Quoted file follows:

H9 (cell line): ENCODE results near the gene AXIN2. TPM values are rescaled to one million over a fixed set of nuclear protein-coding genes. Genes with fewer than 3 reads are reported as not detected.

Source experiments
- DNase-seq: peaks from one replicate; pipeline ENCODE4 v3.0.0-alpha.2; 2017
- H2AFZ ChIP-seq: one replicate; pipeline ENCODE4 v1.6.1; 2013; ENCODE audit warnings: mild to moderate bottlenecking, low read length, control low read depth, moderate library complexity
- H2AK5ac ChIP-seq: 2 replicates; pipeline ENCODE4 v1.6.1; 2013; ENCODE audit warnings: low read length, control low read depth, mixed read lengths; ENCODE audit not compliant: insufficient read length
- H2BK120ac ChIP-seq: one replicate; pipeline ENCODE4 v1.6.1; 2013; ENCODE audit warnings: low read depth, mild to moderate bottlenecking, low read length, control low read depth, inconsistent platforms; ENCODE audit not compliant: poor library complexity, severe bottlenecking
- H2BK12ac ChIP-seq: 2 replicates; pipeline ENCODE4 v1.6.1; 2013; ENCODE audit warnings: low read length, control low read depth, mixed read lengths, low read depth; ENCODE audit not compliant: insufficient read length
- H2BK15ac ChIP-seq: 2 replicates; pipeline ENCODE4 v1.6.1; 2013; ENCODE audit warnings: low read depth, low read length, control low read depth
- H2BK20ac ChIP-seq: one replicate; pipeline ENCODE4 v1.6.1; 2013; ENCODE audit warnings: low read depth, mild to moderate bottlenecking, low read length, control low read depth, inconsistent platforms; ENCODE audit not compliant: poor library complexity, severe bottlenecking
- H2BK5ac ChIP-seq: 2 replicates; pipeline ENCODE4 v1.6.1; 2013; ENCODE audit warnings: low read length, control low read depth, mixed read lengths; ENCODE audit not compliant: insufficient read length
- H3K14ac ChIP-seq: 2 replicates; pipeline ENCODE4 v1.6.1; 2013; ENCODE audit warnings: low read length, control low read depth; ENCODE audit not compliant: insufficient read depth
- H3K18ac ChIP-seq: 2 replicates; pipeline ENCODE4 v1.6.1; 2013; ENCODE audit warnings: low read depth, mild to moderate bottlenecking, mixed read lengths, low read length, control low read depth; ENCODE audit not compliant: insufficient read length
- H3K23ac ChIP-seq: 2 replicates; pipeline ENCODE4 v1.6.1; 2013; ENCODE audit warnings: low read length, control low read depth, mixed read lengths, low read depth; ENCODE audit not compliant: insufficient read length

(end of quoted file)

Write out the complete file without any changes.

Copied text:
H9 (cell line): ENCODE results near the gene AXIN2. TPM values are rescaled to one million over a fixed set of nuclear protein-coding genes. Genes with fewer than 3 reads are reported as not detected.

Source experiments
- DNase-seq: peaks from one replicate; pipeline ENCODE4 v3.0.0-alpha.2; 2017
- H2AFZ ChIP-seq: one replicate; pipeline ENCODE4 v1.6.1; 2013; ENCODE audit warnings: mild to moderate bottlenecking, low read length, control low read depth, moderate library complexity
- H2AK5ac ChIP-seq: 2 replicates; pipeline ENCODE4 v1.6.1; 2013; ENCODE audit warnings: low read length, control low read depth, mixed read lengths; ENCODE audit not compliant: insufficient read length
- H2BK120ac ChIP-seq: one replicate; pipeline ENCODE4 v1.6.1; 2013; ENCODE audit warnings: low read depth, mild to moderate bottlenecking, low read length, control low read depth, inconsistent platforms; ENCODE audit not compliant: poor library complexity, severe bottlenecking
- H2BK12ac ChIP-seq: 2 replicates; pipeline ENCODE4 v1.6.1; 2013; ENCODE audit warnings: low read length, control low read depth, mixed read lengths, low read depth; ENCODE audit not compliant: insufficient read length
- H2BK15ac ChIP-seq: 2 replicates; pipeline ENCODE4 v1.6.1; 2013; ENCODE audit warnings: low read depth, low read length, control low read depth
- H2BK20ac ChIP-seq: one replicate; pipeline ENCODE4 v1.6.1; 2013; ENCODE audit warnings: low read depth, mild to moderate bottlenecking, low read length, control low read depth, inconsistent platforms; ENCODE audit not compliant: poor library complexity, severe bottlenecking
- H2BK5ac ChIP-seq: 2 replicates; pipeline ENCODE4 v1.6.1; 2013; ENCODE audit warnings: low read length, control low read depth, mixed read lengths; ENCODE audit not compliant: insufficient read length
- H3K14ac ChIP-seq: 2 replicates; pipeline ENCODE4 v1.6.1; 2013; ENCODE audit warnings: low read length, control low read depth; ENCODE audit not compliant: insufficient read depth
- H3K18ac ChIP-seq: 2 replicates; pipeline ENCODE4 v1.6.1; 2013; ENCODE audit warnings: low read depth, mild to moderate bottlenecking, mixed read lengths, low read length, control low read depth; ENCODE audit not compliant: insufficient read length
- H3K23ac ChIP-seq: 2 replicates; pipeline ENCODE4 v1.6.1; 2013; ENCODE audit warnings: low read length, control low read depth, mixed read lengths, low read depth; ENCODE audit not compliant: insufficient read length